There are two types of self-grasping: self-grasping of others and self-grasping of phenomena. Self-grasping of others relates to holding ourselves or others' self, as being truly existent. Self-grasping of phenomena relates to holding any phenomenon other than our own or others' self as being truly existent. In other words, self-grasping is the act of holding onto a thought, a person, an object as being truly existent.
Self-grasping is the ultimate form of suffering.
As I mentioned, self-grasping is excessive ego fixation. Ego meaning a strong belief in the existence of the self or "I."
For example, when our self-grasping is very strong, we feel offended and hurt when others tease us in a friendly way, whereas when our self-grasping is weak, we just laugh with them. Once we destroy our self-grasping (ego), all our problems will naturally disappear.
There is no medication to treat self-grasping because self-grasping doesn't have a physical form. And just like consciousness, it's formless. You can't take medicine, which has form, to treat something that is ultimately formless such as mental affliction.
According to Rinpoche, one of the ways to eradicate self-grasping is to realize emptiness. Emptiness does not mean nothingness; it does not mean that nothing exists at all. Emptiness means to release our mind from wrong conceptions and mistaken appearances so that we can become a completely pure or "enlightened" being—empty of greed, hatred, and delusion.
As I mentioned, emptiness doesn't mean that there is nothing, there is something in a conventional sense, but ultimately, you cannot find it when you look. Therefore, it ultimately does not exist. Neither does any kind of single atom, even your consciousness.
According to quantum physics, if you look at your hand and reduce it to fiber levels of physicality, it quickly becomes a shivering web of molecules. The molecules are not solid; they are sub-atomic particles popping in and out of space, the atoms are barely physical— they are 99.999 percent empty space.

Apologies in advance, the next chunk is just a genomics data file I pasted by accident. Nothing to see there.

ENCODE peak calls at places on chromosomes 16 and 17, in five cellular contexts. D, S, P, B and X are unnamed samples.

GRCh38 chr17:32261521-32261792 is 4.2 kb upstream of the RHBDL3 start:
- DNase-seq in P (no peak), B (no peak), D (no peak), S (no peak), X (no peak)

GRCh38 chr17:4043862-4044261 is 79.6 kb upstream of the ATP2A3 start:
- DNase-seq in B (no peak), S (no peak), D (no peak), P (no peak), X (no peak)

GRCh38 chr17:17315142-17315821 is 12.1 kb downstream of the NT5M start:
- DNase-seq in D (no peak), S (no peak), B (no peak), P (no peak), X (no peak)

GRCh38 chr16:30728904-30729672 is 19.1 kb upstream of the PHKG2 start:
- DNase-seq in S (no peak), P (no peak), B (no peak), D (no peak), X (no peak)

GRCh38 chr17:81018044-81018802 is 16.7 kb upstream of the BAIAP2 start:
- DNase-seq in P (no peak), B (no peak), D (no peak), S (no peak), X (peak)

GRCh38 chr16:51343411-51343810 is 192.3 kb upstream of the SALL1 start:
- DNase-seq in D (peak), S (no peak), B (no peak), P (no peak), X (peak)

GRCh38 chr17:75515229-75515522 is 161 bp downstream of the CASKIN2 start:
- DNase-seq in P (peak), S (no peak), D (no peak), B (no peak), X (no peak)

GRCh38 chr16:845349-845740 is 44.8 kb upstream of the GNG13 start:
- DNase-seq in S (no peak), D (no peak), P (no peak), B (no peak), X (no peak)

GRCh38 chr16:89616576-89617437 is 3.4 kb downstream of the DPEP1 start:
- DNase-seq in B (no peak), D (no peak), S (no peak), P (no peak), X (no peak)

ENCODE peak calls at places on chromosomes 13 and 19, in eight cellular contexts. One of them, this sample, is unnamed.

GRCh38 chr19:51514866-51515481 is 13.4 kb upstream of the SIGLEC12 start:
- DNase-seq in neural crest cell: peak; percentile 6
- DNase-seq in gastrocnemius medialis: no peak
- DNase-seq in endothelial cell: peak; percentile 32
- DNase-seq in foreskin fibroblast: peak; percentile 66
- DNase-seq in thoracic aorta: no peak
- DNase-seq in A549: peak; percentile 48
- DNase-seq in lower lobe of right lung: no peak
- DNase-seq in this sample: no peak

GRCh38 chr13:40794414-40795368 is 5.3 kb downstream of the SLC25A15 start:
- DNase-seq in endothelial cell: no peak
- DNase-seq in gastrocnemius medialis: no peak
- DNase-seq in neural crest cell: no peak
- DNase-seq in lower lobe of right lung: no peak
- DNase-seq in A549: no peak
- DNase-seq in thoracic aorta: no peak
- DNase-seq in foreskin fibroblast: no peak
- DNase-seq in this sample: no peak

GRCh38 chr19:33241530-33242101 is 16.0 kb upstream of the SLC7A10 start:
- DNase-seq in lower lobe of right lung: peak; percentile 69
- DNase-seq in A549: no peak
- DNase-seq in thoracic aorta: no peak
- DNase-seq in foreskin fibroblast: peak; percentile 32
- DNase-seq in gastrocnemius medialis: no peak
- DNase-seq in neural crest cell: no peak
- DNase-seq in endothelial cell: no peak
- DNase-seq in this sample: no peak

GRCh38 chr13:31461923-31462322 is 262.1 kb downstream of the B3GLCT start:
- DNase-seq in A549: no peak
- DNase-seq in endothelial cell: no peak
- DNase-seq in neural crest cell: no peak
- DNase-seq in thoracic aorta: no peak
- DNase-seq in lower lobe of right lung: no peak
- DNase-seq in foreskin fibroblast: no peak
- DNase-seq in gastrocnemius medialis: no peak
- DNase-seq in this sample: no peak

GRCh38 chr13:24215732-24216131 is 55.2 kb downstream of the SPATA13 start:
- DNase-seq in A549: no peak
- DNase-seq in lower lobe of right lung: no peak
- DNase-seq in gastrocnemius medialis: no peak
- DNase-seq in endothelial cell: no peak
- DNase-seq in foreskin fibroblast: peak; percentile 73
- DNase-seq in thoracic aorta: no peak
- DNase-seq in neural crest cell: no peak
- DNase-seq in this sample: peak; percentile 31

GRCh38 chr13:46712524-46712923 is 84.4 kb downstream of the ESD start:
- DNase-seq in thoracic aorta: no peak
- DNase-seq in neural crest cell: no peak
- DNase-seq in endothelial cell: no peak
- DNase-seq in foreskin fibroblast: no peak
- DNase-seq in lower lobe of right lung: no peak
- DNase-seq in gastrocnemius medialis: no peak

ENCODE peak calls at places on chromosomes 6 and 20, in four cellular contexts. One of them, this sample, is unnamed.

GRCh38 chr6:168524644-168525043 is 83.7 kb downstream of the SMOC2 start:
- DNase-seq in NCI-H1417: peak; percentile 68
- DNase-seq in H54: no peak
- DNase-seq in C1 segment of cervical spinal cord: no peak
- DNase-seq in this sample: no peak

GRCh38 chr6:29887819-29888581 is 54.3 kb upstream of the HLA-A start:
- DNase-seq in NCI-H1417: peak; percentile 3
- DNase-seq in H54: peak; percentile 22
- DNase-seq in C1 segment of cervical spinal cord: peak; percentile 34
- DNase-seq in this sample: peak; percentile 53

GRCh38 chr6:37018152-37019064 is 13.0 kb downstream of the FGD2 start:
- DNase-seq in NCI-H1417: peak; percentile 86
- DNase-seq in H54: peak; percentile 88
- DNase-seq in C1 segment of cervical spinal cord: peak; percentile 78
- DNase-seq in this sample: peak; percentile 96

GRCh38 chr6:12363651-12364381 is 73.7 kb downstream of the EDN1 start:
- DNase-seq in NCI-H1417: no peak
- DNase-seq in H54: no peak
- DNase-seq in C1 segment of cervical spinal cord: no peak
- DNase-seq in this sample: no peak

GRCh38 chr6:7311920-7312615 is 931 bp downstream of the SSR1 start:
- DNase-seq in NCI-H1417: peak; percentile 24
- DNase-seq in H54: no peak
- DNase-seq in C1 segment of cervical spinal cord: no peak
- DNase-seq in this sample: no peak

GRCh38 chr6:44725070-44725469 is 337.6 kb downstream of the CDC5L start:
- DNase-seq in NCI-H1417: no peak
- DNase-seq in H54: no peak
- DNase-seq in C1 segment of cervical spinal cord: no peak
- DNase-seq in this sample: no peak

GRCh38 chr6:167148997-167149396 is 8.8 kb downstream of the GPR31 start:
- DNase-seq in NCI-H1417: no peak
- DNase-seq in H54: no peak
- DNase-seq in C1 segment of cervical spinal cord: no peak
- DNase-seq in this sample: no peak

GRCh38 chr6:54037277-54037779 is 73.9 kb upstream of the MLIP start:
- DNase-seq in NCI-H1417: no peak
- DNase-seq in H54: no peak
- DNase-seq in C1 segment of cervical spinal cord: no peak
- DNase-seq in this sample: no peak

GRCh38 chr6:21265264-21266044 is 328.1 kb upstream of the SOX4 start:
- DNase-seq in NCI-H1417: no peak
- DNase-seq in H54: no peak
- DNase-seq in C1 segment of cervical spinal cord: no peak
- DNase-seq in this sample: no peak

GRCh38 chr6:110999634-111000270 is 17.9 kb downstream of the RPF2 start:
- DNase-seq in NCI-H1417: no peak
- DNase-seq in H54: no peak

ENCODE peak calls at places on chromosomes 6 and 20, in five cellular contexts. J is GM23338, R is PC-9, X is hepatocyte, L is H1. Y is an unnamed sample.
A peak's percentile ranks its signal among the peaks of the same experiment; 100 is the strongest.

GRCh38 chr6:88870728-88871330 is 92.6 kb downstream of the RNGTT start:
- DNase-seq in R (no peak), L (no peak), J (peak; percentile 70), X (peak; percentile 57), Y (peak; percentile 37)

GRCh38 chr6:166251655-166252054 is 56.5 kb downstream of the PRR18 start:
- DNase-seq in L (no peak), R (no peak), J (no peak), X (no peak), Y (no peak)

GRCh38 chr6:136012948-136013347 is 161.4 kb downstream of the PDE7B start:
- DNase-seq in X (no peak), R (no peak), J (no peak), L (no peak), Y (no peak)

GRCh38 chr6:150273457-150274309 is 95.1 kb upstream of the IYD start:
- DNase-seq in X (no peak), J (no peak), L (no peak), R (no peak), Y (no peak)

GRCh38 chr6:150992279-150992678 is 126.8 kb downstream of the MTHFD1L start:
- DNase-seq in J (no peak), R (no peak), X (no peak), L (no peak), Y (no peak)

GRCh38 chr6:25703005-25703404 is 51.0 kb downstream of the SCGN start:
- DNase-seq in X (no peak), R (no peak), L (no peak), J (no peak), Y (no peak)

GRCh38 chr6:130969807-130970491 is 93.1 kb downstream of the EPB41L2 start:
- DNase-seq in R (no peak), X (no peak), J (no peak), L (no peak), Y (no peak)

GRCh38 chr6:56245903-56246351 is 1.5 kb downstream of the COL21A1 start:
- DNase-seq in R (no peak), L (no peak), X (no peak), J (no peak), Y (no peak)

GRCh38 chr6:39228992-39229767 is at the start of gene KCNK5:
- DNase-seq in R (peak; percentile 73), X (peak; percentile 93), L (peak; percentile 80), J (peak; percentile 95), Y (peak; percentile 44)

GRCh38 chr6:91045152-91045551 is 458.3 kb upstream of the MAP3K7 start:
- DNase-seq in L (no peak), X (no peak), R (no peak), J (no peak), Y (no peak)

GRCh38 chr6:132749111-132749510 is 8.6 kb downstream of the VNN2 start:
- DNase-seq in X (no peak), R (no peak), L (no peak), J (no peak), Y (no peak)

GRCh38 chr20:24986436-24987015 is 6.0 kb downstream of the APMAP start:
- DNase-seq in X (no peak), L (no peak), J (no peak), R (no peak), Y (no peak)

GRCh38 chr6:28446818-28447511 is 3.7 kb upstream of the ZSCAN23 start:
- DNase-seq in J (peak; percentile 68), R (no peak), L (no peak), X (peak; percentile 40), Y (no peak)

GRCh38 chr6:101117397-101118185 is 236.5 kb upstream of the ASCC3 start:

So how do you realize emptiness?
Meditation on emptiness destroys our suffering.
Machig Rinpoche says, there is a path and remedy for treating self-grasping, and you don't have to become a Buddhist to do this.
The Tibetan Buddhist remedy is the practice of chöd, cutting through the ego or attachment to the self. But for those who are non-Buddhist can practice meditating on emptiness.
By meditating on emptiness, we can reduce and finally eliminate both types of self-grasping: self-grasping of persons, and self-grasping of phenomena.
However, meditating on emptiness is very difficult.
The simple medicine to heal mental affliction is meditation on love and compassion...not anger or hatred.
Meditation on compassion can reduce suffering.
For example, people who think a lot about themselves, and people who are fixated on themselves can encounter suffering from even the smallest of things. If we compare them to someone who thinks about others, the person that thinks about others does not endure as much suffering.
Liberate living beings (animals) whose life is in danger.
At the core of all Buddhist practice is the fundamental principle of non-violence, loving-kindness, and compassion. Because of this, many Buddhists practice animal liberation. Animal liberation is the practice of saving the lives of animals destined for slaughter and releasing them into their environment. The TibetanBC puts it as, "just as violent actions are believed to create the cause to experience harm and illness oneself, altruistic actions such as saving the lives of animals are said to create the cause to experience good health and long life." By liberating their lives, you can create good karma.
Rinpoche says, "if you go to a hotel or restaurant and see a fish in a tank, free it. However, it all depends on you. The principle is your mind. The mind is like a driver; it can drive you in a good or a bad way. Your mind is your teacher, and your mind is your enemy, it's all up to you..."
(A massive thank you to my dear friends Tenzin Deckyi, Pema and Michael Smith for making this happen).